# Transcript ( 27kb)

```Census and Sample transcript
Animation: A train travels across the screen. The background is a cityscape at night.
Script: There are 100 people on this train.
Animation: 100 white silhouettes of people appear. 50 are male and 50 are female. They are
arranged into 5 rows of 20 people each.
Script: The population of interest is all people in the train.
We want to find out what people do when they are on the train.
Let's take a census of the train, and collect data on what people were doing while on the train.
Animation: The 100 white silhouettes of people reappear.
Script: 50 were listening to music (50%)
Animation: 50 of the silhouettes turn yellow
Script: 25 were playing on smart phones (25%)
Animation: 25 of the silhouettes turn orange
Animation: 15 of the silhouettes turn green
Script: 10 were sleeping (10%)
Animation: The remaining 10 silhouettes turn blue
Script: We have taken a complete enumeration because we have collected data from every unit in
the population.
Animation: A column graph appears presenting the results as yellow columns. It is titled “Main
activity of train passengers”. The graph represents a “Census (population 100, count = 100)”.
Script: Now let's take a sample of the population of interest. A sample is a subset of the population
which is selected to represent the whole population.
Let's take a sample of 50 people.
Animation: 100 white silhouettes are shown again. 50 of them fade away
Script: 26 were listening to music (52%)
Animation: 26 of the 50 bright silhouettes turn yellow
Script: 13 were playing on smart phones (26%)
Animation: 13 of the 50 bright silhouettes turn orange
Animation: 8 of the 50 bright silhouettes turn green
Script: 3 were sleeping (6%)
Animation: 3 of the 50 bright silhouettes turn blue.
A column graph is shown presenting the results of the sample as orange columns. It is titled “Main
activity of train passengers”. The graph represents the sample (population 100, count = 50).
Script: The results of the sample were quite representative of the population of the train.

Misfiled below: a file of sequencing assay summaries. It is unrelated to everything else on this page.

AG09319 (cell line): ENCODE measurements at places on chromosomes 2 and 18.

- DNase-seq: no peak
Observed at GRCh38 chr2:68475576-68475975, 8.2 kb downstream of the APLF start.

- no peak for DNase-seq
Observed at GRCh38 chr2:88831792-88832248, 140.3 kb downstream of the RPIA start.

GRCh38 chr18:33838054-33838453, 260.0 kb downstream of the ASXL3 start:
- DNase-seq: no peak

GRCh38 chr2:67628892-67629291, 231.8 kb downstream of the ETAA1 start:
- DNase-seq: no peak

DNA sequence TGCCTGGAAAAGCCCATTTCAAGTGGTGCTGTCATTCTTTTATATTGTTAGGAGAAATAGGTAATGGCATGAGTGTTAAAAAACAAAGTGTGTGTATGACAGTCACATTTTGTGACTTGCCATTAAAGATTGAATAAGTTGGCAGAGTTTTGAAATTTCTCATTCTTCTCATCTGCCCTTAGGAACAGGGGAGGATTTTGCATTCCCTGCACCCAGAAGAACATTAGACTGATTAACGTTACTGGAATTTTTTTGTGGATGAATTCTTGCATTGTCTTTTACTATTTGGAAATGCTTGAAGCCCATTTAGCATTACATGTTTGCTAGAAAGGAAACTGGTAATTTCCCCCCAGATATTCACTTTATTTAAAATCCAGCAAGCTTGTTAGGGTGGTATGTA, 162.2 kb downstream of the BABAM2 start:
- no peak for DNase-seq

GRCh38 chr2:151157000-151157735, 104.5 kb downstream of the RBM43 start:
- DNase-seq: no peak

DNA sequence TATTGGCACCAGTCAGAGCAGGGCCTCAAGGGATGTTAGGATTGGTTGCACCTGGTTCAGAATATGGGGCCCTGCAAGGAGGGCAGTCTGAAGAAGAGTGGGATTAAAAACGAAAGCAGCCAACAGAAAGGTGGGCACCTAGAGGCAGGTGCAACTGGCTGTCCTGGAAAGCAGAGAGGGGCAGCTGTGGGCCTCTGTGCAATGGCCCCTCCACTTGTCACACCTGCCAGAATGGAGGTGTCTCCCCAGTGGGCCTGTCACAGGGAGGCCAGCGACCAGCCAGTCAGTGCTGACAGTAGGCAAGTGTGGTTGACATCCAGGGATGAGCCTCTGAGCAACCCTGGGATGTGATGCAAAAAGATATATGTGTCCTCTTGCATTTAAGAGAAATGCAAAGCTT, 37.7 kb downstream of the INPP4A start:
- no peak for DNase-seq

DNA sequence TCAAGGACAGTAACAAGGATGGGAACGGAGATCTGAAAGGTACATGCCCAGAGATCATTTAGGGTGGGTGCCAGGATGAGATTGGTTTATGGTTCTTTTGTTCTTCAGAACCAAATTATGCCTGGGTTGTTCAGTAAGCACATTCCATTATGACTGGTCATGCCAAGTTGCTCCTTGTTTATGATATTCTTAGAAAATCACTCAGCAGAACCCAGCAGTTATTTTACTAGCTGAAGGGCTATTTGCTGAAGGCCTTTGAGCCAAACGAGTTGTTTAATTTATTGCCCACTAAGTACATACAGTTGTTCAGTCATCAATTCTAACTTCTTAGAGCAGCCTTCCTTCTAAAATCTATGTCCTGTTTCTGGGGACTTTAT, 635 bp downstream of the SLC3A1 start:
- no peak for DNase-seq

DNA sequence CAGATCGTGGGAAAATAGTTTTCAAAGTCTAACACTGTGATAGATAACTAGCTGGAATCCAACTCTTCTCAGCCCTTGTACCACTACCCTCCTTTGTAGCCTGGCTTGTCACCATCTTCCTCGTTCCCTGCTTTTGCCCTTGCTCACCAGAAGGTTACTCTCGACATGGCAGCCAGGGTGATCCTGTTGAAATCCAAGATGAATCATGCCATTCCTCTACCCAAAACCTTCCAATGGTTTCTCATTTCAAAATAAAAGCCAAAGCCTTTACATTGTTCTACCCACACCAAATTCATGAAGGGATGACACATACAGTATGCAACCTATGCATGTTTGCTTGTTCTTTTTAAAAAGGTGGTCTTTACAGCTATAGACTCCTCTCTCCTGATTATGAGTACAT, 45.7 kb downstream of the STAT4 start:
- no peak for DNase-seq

Animation: The two column graphs for census and sample are combined, with the yellow census
columns presented alongside the orange sample columns. The orange and yellow columns are
similar in height.
Script: We can see from the graph that the sample we drew represented our population quite well.
However, it is also possible to draw different samples from the same population and get quite
different results.
For example, we could take a sample focussed on a group of school children at one end of the train.
Sample 2:
Listening to music = 35 (70%)
Playing on smart phones = 14 (28%)
Sleeping = 0 (0%)
Animation: A column graph appears presenting the results as red columns. It is titled “Main activity
of train passengers”. The red is shown as representing “Sample 2” (population 100, count = 50).
A new graph appears which combines the three datasets, with the yellow census columns presented
alongside the orange sample 1 and the red sample 2 columns. The orange and yellow columns are
similar in height, but the red column is much greater for listening to music and much less for reading
and sleeping.
Script: In this instance, the sample is less representative of the whole population of the train.
The graph shows that the sample over-represents passengers listening to music or playing on smart
phones and under-represents those reading or sleeping.
As we saw, samples can represent the population well but are also subject to error and variability.
This should be considered when using data from a sample survey.
Animation: End
```